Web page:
Thursday, December 4, 2008

Dear Santa Baby,

Every year it's the same old, same old.

And we know, it's our fault. Our letter doesn't arrive in the North Pole in time. If only our emails to SantaBaby@Gmail.com actually didn't bounce back.

If you get this. Can we switch up from the usual?

Olive Oil


On second thought. Are you going to bring these things for us for a Christmas Gift? Because if you are, we don't mean to be -- pushy. (We have been good girls and boys this year)
But we're a little bit special and we'd like more than a little bottle of over priced imported EVOO. Can we have the whole tree? Just adopt it for us, kay?

Thanks Santa Baby.

Don't forget to slip a sable under the tree, for me.


Tuesday, December 2, 2008

Not Guilty

La Crema is hosting the kind of party that won't cause you to wake up, heart pounding, at 6AM, worried about the three wine glasses you broke, the 6 people you offended, the stain on the carpet, the tasteless joke you told your host's mother or all the "dancing" you did by yourself on the front lawn to the Say Anything soundtrack you blasted from your car stereo. 

Instead you'll learn something and connect with winemaking technique. 

Monday, December 1, 2008

Uruguayan Tannat

You made room for Chilean Carmenere and Pinot Grigio's. There's always space on the shelf for Argentine Malbec.

So how about Uruguayan Tannat?

Acidic and very, very tannic - Tannat is now recognized as the National Grape of Uruguay. It's grown in France, Spain, Australia and in Virginia, here in the States. Used as a blending grape in most places to lighten the load of its astringent body and tight tannins --- in Uruguay the traditional, savory meats of the barbecue are a perfect match for this bold wine.

We like trying new appellations and grapes. You know, being a from a new world appellation ourselves. It's important to open up doors to horizons you've never tasted before.

Tuesday, November 25, 2008


Crottin is fancy french for an exclusive goat cheese, that can be aged or served raw. It is, without a doubt, delicious.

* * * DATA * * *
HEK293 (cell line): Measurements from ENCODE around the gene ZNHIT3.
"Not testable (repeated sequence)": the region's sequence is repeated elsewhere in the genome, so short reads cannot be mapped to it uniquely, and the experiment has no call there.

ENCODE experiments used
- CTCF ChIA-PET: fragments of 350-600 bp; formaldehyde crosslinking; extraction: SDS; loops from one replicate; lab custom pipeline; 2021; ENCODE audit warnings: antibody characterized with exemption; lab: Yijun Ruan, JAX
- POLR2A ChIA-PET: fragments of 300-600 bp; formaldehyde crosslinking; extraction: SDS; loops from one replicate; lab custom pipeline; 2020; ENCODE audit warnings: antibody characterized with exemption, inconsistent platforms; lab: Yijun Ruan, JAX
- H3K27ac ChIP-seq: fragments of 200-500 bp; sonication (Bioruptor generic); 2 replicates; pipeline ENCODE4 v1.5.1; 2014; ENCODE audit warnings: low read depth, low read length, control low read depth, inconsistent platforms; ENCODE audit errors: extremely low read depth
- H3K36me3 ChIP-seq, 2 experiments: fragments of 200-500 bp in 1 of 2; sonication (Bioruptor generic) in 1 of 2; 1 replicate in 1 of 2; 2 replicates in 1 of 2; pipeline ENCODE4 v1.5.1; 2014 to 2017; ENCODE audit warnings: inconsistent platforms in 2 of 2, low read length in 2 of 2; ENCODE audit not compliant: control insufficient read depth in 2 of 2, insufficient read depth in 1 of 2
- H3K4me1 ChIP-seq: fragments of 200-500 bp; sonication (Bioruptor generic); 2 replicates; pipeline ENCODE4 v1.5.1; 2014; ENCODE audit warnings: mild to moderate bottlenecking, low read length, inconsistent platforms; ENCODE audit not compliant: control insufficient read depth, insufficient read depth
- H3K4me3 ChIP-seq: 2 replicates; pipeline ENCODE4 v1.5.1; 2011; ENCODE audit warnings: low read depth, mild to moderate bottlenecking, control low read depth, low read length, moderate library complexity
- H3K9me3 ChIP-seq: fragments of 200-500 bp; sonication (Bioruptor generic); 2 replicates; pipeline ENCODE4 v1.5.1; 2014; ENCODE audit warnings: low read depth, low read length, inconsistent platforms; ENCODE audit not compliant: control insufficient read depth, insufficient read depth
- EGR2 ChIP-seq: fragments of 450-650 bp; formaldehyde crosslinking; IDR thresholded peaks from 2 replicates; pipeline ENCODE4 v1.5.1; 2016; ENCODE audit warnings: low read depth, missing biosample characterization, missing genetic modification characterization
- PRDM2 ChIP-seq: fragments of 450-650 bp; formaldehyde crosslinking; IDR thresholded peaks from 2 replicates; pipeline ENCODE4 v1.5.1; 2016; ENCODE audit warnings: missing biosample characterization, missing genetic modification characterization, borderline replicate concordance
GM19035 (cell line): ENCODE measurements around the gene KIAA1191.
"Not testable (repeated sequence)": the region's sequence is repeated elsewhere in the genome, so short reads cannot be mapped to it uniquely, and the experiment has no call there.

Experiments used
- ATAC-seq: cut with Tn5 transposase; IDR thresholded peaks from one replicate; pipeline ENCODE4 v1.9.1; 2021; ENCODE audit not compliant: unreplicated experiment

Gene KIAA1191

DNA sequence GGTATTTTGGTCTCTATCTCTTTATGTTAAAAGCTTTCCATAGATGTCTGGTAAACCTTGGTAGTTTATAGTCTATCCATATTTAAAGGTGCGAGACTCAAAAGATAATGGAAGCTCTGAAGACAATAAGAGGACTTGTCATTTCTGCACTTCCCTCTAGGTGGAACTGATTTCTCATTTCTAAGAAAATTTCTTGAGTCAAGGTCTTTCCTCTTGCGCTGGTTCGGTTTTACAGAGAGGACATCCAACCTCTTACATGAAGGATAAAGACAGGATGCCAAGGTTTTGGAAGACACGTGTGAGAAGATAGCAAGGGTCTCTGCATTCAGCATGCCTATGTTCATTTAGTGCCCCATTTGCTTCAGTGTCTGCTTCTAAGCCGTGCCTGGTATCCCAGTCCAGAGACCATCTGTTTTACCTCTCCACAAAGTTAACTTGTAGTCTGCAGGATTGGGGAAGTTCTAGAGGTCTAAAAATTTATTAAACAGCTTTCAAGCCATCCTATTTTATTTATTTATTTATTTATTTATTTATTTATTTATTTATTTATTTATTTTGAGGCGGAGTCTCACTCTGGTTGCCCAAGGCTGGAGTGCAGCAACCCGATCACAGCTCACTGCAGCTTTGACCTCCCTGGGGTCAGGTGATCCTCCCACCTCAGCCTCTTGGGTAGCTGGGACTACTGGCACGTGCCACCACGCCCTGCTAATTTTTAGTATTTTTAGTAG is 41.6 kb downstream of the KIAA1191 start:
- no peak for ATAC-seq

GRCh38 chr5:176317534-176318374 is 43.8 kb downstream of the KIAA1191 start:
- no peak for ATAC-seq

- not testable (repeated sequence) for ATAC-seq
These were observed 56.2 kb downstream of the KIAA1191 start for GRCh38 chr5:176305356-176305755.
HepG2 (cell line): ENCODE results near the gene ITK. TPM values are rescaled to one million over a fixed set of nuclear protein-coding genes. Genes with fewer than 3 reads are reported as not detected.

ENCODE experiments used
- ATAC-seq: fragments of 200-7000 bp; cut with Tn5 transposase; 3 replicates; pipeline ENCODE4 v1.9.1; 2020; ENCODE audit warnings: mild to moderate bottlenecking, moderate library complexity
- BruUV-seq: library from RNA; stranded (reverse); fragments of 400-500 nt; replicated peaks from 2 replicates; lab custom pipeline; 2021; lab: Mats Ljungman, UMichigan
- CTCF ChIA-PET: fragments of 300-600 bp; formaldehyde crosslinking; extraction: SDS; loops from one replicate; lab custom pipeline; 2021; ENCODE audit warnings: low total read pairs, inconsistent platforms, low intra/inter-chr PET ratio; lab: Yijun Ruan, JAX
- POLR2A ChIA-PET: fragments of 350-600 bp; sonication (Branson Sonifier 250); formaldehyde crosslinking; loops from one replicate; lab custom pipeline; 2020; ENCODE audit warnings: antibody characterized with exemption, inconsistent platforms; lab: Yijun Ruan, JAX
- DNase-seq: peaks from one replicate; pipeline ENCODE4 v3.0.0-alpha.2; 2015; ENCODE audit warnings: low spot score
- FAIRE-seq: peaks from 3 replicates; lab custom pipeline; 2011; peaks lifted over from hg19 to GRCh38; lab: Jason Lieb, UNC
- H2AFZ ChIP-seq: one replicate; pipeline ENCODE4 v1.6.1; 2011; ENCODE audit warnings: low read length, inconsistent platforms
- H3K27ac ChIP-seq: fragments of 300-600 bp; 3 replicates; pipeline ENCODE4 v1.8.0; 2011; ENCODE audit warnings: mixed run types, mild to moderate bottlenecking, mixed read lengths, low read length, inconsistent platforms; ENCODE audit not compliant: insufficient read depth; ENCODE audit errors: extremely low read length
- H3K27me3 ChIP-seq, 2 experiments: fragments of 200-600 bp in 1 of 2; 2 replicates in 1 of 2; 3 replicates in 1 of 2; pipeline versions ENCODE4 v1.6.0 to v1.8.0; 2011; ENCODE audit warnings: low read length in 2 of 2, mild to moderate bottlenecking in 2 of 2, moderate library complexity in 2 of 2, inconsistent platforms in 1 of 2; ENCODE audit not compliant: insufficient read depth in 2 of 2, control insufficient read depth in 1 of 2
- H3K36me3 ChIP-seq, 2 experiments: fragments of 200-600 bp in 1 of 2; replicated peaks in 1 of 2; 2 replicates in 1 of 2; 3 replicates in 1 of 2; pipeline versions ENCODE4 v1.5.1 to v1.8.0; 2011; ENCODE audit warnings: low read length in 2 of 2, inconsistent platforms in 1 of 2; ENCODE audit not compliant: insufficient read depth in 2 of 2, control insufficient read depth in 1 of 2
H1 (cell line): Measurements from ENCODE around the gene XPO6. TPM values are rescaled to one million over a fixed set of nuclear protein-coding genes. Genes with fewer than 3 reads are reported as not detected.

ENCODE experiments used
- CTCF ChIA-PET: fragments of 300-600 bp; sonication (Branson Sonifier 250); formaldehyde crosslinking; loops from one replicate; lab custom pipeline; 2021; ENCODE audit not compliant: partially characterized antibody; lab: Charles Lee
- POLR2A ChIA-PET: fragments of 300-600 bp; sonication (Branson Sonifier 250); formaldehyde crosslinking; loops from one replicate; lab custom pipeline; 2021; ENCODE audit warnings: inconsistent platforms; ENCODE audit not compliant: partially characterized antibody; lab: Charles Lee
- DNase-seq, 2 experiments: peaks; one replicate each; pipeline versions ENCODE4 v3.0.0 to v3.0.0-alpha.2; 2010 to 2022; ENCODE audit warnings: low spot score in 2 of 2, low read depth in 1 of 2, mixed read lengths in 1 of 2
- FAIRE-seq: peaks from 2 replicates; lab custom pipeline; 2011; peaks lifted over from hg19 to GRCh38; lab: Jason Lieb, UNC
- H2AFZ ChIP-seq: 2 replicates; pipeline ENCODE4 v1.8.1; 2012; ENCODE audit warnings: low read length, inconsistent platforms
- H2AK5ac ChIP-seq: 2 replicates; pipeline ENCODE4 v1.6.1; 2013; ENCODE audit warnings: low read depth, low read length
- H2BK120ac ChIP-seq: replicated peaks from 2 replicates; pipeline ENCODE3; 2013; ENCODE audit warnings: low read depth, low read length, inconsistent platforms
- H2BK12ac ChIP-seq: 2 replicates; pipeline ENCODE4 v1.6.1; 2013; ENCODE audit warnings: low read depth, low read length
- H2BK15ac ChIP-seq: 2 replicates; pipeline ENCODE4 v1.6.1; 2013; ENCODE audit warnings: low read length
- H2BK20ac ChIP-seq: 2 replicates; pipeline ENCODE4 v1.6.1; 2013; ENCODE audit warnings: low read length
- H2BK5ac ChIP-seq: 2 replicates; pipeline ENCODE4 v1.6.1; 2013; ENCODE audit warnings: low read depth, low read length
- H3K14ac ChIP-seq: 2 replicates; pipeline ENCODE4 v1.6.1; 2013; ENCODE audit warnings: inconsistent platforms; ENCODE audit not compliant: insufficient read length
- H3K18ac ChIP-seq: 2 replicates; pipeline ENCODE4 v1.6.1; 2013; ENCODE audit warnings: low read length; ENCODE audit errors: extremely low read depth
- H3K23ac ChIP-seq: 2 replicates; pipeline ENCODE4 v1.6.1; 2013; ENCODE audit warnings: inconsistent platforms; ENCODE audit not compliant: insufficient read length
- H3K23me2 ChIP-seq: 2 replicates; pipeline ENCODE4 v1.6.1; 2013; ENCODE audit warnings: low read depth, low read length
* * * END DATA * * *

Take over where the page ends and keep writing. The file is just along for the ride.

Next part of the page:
A crottin is also a term for horse dung which looks similar in shape to a Crottin goat cheese.

Crottin is a great Syrah cheese and it's also an excellent conversation starter at any Thanksgiving Table.

Spread the Crottin Love.

Thursday, November 20, 2008

dis and dat

One of my favorite french wines in my collection was of a vintage and vineyard that everyone "detested" and thus the wine was reduced dramatically which prompted me to buy a case of it. I'm chancey like that.

So even though French newspapers are disparagingly calling the 2008 harvest a failure. I'm going to keep my eye's open for deals. And if any of you have a '94 Duhart Milon laying around, I'll come over and share it with you ;)

Château Duhart Milon, 4th Growth A.C. Pauillac

The Rothschilds bought this château, which is separated from the vineyards of Château Lafite only by the small hamlet of Milon, in 1962, and since then much has been done to re-establish the reputation of its 4th growth wine. The 50 hectare vineyard is planted to 57% Cabernet Sauvignon, 20% Cabernet Franc and 21% Merlot, with a tiny proportion of Petit Verdot.

Château Duhart Milon has the same family feel of perfume and suppleness as the wines of Lafite. Aged in oak barrels from Lafite, this wine has a fine aroma of black fruits, cedar and minerals, with blackcurrant flavours and plenty of subtle wood, hints of liquorice and mocha.

Wednesday, November 19, 2008

cork savvy

There are many applications on Facebook, these days. I have 146 "requests" sitting in my status updates, because I'm mostly over adding new boxes, bells, whistles and stuff to my profile.

The exception is a reading application that tracks books I've read and books that my friends are reading so I can find new books to read later.

I wonder if this concept will transfer over to wine ... will people track wines they've liked and abhorred and share notes online?

This cork savvy application is a worth a whirl, just to see what other people are drinking. And of what they drink - see what they love and what they detest. I worry people will lie about the price per bottle of what they're actually drinking. But that is overshadowed by my own eagerness to see what people write about wines.

You know, how they describe them.

I really, really like adjectives.

Thursday, November 13, 2008

Would you drink it in a can? Would you drink it with flan?

Alternative packaging is enticing, especially if it has environmental merits.

Wine for one, in a can, means less waste, easier to recycle, less cost of freight/shipping.

But do bells and whistles equal less quality product?

We'll get our hands on some soon and taste test it for you. But if you beat us to the punch, let us know how it TASTES.

In the end, isn't that what matters most?

Wednesday, November 12, 2008

Tres Preguntas

This blog, posed three questions to a revered winemaker.

But if WE were asking the questions ... we might ask:

1. What were you listening to while you crushed the grapes?
2. Whats the dirtiest part of the job?
3. How do you know when you are in the midst of a making a GREAT wine?

Also, we might ask, what the winemaker was doing later. You know if he was good-looking and, ahem, single.

Tuesday, November 11, 2008

Cotes Du Rhone

PBS and the most famous Syrah region in France (Cotes Du Rhone) are putting together a reality show to launch the ambitions of potential winemakers.